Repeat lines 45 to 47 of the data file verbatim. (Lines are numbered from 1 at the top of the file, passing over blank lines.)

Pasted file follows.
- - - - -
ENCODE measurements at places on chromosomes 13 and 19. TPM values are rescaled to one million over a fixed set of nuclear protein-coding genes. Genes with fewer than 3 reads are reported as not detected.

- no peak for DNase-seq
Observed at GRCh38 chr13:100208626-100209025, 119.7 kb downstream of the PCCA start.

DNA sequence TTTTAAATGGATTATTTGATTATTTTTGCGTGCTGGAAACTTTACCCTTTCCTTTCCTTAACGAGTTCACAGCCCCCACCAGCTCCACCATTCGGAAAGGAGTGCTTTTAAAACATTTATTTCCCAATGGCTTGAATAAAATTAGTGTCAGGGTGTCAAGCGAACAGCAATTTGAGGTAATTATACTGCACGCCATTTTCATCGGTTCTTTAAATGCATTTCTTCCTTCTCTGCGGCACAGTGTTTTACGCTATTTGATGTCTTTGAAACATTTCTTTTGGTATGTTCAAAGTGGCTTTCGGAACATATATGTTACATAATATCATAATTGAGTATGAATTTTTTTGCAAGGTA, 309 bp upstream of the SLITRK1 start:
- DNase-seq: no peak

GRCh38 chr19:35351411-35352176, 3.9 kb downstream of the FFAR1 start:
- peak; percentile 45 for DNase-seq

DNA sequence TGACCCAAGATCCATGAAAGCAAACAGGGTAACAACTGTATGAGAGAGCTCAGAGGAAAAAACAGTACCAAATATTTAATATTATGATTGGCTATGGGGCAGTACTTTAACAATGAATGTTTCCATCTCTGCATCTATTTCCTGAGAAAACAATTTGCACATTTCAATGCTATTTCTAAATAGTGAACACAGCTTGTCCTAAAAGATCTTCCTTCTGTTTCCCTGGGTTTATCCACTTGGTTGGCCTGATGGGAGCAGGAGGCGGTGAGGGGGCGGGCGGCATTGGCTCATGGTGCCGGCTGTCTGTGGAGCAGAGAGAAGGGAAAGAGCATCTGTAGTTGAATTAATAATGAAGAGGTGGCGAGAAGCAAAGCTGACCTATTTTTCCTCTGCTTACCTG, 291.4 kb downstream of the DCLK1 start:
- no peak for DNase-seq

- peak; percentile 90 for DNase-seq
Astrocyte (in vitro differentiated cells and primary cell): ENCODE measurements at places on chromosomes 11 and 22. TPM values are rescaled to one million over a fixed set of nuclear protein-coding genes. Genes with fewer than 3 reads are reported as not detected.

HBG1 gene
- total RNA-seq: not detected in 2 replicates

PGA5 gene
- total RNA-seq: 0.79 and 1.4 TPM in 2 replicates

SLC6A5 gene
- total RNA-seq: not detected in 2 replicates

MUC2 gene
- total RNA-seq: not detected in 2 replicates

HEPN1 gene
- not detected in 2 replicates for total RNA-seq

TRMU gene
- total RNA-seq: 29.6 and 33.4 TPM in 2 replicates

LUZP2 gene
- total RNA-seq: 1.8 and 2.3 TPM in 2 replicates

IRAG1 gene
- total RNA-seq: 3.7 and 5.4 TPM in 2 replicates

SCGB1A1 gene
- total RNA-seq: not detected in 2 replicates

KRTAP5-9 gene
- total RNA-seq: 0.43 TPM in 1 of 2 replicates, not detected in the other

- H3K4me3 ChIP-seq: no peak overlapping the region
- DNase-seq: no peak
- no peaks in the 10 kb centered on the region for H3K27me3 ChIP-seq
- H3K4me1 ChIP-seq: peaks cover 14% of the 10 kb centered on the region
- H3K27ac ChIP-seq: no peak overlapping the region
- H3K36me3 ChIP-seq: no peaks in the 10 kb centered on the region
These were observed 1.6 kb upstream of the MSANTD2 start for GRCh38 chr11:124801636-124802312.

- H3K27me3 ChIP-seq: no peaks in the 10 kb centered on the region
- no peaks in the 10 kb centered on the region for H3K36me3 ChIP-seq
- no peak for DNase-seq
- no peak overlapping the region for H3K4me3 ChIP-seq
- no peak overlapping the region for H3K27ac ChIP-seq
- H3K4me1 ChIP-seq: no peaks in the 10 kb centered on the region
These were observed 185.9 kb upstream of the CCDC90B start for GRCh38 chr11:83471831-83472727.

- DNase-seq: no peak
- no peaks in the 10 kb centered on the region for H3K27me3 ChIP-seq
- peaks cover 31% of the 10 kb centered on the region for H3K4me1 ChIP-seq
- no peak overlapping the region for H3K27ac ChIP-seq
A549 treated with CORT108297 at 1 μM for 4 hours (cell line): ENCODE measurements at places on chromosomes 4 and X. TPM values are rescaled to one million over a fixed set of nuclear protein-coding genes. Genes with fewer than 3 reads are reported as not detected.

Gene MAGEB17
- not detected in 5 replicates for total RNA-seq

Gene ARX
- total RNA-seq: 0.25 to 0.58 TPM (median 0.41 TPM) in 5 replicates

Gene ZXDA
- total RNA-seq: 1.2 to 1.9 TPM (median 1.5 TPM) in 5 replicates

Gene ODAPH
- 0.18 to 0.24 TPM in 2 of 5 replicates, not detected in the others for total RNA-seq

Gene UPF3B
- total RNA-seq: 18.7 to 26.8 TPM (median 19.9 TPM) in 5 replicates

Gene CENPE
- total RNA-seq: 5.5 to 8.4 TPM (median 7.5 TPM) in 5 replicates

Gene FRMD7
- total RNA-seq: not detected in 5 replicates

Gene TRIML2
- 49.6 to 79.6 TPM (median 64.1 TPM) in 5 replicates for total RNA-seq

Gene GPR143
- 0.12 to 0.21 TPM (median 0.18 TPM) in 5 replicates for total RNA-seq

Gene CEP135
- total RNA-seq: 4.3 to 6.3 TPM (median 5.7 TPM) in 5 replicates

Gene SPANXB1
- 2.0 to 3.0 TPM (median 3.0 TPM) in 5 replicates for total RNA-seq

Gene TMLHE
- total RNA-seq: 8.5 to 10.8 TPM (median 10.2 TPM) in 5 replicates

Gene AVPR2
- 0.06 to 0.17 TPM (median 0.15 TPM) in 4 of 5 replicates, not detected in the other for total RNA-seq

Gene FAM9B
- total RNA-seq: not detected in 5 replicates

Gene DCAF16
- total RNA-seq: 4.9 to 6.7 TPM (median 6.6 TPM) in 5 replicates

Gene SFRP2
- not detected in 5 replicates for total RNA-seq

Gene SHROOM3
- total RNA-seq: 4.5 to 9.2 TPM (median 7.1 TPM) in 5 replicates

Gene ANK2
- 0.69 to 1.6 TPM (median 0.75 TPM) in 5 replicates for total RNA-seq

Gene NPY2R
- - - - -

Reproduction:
These were observed 185.9 kb upstream of the CCDC90B start for GRCh38 chr11:83471831-83472727.

- DNase-seq: no peak
- no peaks in the 10 kb centered on the region for H3K27me3 ChIP-seq